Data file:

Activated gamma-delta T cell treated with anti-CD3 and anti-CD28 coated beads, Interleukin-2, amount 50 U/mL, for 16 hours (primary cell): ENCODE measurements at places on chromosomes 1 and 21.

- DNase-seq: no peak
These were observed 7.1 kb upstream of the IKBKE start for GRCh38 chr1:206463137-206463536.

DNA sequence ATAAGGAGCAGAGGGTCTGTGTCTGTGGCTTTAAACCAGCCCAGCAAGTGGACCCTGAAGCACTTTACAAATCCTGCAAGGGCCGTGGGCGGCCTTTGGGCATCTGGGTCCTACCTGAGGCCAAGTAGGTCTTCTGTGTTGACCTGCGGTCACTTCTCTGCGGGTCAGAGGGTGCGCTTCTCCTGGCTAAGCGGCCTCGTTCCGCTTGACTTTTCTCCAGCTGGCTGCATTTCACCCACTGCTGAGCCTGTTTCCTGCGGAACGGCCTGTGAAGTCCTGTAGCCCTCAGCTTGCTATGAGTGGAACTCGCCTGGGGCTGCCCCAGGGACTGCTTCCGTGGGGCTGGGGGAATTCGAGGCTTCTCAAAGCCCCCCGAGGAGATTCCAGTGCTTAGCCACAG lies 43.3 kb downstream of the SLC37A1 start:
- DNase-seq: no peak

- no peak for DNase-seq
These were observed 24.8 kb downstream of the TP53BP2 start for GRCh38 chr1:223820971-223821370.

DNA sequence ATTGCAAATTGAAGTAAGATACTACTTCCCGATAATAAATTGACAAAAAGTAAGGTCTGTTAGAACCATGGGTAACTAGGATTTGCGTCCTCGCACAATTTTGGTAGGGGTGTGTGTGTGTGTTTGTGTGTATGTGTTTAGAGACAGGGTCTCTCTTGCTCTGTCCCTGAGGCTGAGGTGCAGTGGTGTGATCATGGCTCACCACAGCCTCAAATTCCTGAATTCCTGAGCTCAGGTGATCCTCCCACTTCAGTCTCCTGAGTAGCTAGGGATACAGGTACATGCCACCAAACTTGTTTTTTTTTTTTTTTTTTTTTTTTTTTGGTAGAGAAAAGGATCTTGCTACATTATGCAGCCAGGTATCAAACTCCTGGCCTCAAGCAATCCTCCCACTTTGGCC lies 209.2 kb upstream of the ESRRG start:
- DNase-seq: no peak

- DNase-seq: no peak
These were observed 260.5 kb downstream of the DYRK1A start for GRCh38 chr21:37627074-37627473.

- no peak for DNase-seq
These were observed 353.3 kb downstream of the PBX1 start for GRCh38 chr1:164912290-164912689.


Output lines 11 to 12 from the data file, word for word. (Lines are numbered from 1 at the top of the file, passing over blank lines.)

These were observed 260.5 kb downstream of the DYRK1A start for GRCh38 chr21:37627074-37627473.

- no peak for DNase-seq